Fd: How did you first get into fly fishing and tying?
Joe: I grew up with a fishing rod in my hand. I used to have a backpack that was full with a tackle box and supplies that I took everywhere with me. I started off in my late teens going to the local fly shops. At the time, there weren’t any patterns to catch any stripers north of Boston. It was like a secret society. I was dealing with 8-12 ft. tides, and I tried all the Southern patterns, but they didn’t work up here. I needed to get down to the fish. Then one day, a friend of mine’s father, Ralphie Sarette, gave me one of his flies. I used a WetCel straight sinking line to get the fly down to the fish. It was a bead chain style eye deceiver. And then, bang! I caught my first striper on a fly rod. Eventually, I moved on to lead eyes after visiting Bill Hunter at Hunter’s Angling Supplies in New Boston, New Hampshire.
Around the same time, I went over to Surf Land Bait and Tackle in Plum Island, Newburyport, Massachusetts. That day, I caught thirty fish off the shore. I spoke with the owner, Kay Molton and she looked at my flies and asked, “How many can you tie for me?” That is when my commercial fly tying started. The flies that I showed her I called clouceivers, which is my version of a half and half. Back in the late 1980s I was calling it a clouceiver before I even knew what a half and half was. You can find this pattern in Deke Meyer’s book, Saltwater Flies Over 700 of the Best.
Eventually, I was tying exclusively for Dave Beshara, owner of American Angling Supplies of Salem, New Hampshire. He helped me refine my commercial fly tying skills. Over time, I was noted for the most durable and productive flies in the area.
Fd: Is there a reason why you specialized on saltwater patterns? Where were you living and fishing those days?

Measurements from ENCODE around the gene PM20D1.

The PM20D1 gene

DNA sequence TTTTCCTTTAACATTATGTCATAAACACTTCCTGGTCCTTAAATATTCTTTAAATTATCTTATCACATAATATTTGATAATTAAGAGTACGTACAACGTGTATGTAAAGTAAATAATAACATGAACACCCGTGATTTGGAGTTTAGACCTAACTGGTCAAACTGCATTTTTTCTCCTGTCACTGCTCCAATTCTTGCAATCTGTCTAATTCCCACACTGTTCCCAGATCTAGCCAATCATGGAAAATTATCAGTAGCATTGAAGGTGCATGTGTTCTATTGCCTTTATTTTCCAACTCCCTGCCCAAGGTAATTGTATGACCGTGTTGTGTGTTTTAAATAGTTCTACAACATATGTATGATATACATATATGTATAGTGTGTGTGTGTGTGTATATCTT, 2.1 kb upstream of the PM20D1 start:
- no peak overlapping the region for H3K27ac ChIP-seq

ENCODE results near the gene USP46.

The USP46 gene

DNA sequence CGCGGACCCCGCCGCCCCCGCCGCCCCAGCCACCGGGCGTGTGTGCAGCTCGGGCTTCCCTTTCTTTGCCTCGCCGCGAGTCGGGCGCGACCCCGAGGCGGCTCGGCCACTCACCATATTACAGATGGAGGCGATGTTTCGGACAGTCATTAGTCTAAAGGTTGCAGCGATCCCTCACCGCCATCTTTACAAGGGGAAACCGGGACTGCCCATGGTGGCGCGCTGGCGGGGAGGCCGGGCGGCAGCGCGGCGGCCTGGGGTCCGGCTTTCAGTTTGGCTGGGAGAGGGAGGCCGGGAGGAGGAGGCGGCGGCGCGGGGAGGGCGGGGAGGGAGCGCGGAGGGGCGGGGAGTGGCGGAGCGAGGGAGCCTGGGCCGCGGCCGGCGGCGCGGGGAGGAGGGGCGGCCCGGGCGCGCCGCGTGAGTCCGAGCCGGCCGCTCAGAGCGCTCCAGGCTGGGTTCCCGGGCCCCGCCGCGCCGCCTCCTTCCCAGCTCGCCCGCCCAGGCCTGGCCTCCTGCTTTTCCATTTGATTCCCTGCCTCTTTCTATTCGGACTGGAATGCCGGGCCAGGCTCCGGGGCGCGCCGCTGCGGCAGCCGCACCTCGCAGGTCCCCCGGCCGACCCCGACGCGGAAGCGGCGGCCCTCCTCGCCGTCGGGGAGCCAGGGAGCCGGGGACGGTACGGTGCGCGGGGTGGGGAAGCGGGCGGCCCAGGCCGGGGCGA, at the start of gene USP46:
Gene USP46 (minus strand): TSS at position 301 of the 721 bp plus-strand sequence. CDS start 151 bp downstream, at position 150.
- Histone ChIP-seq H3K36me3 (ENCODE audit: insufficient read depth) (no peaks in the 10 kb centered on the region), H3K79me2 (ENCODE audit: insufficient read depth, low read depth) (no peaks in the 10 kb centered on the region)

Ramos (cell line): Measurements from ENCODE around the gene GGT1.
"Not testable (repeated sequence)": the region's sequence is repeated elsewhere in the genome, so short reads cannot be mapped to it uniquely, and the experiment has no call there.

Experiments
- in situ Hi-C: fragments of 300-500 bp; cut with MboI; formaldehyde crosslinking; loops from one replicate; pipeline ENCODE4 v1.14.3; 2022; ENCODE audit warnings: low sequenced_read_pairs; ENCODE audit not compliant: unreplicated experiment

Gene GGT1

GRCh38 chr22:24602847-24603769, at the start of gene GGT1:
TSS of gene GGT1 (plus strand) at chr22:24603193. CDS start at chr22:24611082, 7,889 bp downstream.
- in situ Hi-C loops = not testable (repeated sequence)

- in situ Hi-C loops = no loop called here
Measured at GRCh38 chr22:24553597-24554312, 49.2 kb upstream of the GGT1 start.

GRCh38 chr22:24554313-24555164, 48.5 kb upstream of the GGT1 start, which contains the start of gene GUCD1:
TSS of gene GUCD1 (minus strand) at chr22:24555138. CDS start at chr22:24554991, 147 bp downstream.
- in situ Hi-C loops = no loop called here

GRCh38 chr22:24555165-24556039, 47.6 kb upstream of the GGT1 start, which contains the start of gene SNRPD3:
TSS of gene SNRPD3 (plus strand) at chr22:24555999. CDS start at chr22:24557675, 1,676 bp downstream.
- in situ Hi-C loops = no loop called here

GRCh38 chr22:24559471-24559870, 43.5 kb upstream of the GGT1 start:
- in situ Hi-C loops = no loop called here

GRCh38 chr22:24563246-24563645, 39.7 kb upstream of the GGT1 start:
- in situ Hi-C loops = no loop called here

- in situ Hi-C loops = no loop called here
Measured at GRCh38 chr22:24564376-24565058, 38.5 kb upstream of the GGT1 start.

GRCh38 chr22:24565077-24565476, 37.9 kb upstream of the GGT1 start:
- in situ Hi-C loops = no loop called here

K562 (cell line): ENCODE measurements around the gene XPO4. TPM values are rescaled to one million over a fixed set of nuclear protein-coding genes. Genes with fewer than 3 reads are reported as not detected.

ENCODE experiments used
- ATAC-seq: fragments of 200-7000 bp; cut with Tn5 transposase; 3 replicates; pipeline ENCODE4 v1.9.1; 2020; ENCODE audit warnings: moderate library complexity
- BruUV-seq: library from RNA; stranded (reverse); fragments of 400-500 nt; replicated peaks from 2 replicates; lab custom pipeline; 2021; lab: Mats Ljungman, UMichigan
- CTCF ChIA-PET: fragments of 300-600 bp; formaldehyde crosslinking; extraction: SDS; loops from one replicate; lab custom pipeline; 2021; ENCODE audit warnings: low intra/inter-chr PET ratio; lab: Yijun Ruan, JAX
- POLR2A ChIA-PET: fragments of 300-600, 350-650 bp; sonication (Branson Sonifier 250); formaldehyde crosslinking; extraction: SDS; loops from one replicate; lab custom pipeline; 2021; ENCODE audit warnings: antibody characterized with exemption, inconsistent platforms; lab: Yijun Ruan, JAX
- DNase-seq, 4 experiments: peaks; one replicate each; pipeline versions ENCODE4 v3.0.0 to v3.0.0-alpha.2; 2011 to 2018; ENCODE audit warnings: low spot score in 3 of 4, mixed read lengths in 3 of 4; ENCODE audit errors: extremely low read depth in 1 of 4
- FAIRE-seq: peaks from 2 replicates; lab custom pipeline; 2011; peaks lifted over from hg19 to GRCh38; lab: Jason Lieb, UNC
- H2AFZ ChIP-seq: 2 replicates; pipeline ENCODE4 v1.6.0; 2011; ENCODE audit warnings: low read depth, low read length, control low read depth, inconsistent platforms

Joe: I love fishing saltwater the most. Tying saltwater fly patterns is an open field. You don’t have to go by the rules. Whatever works, you tie. There weren’t any patterns for fishing north of Boston, so I got to create my own patterns. I grew up in a small town ten minutes north of Boston and by the time I was fly fishing and tying I was married to my wife Joanne, living in Derry, NH which is 35 minutes from the coast.
Fd: How important do you consider the eyes to be in streamers for saltwater species?
Joe: I put eyes on everything from my clouser minnows, to my deceivers and my Striper Dragons. Eyes play a key role in triggering a fish to strike. I notice if I lose an eye on a fly, it takes away from its effectiveness.
Fd: There are new tails, new eyes and lots of new fly tying materials these days. In your opinion, what are the basic elements that make a good saltwater streamer?
Joe: I use saddle hackle, bucktails and a little bit of crystal flash and dumbbell style eyes. A clouser minnow will catch any species of fish anywhere in the world using those materials. I am a huge natural material guy. I use very little synthetics. Given, they still have their place. For instance, I love tying my epoxy minnow flies. I am using UV resins right now and it makes a big difference. It works extremely well for your smallest species of tuna species such as false albacore, black fin tuna, Spanish maceral, and creole maceral.
Fd: What is your ideal gear setup for striped bass fly fishing?
Joe: I like to use a 9 or 10 weight rod. I loved using the Rio 350-gram line. I use that line when I am in current, and if I’m not in current, any clear striper line intermediate. A good reel is Abel and Nautilus. A good fast action rod is Loomis GLX. For a less expensive rod, I have been using Echo rods by Rajeff Sports. For the money, you can’t beat those rods. Any reel with a decent drag system will work.
Fd: Do you enjoy tying other kinds of flies and fishing for trout or other species?
Joe: Oh, yes of course. I love tying my bass bugs. I live right across from a pond, and I am always fishing. I have a Hobie Pro Angler kayak that I like to take out on the water. Typically, when I’m out on the pond, I’m fishing for bass and trout. I don’t hit my local streams like I used to, but I enjoy that also.
Fd: What tips can you give to the tiers that want to tie flies like you?
Joe: My best advice is to use the “kiss method” of tying - Keep it simple, stupid. A little bit of saddle hackle and a little bit of bucktail will catch any species on planet Earth.
For more about Joe Calcavecchia and his flies visit his site here: saltwatercustomflies.com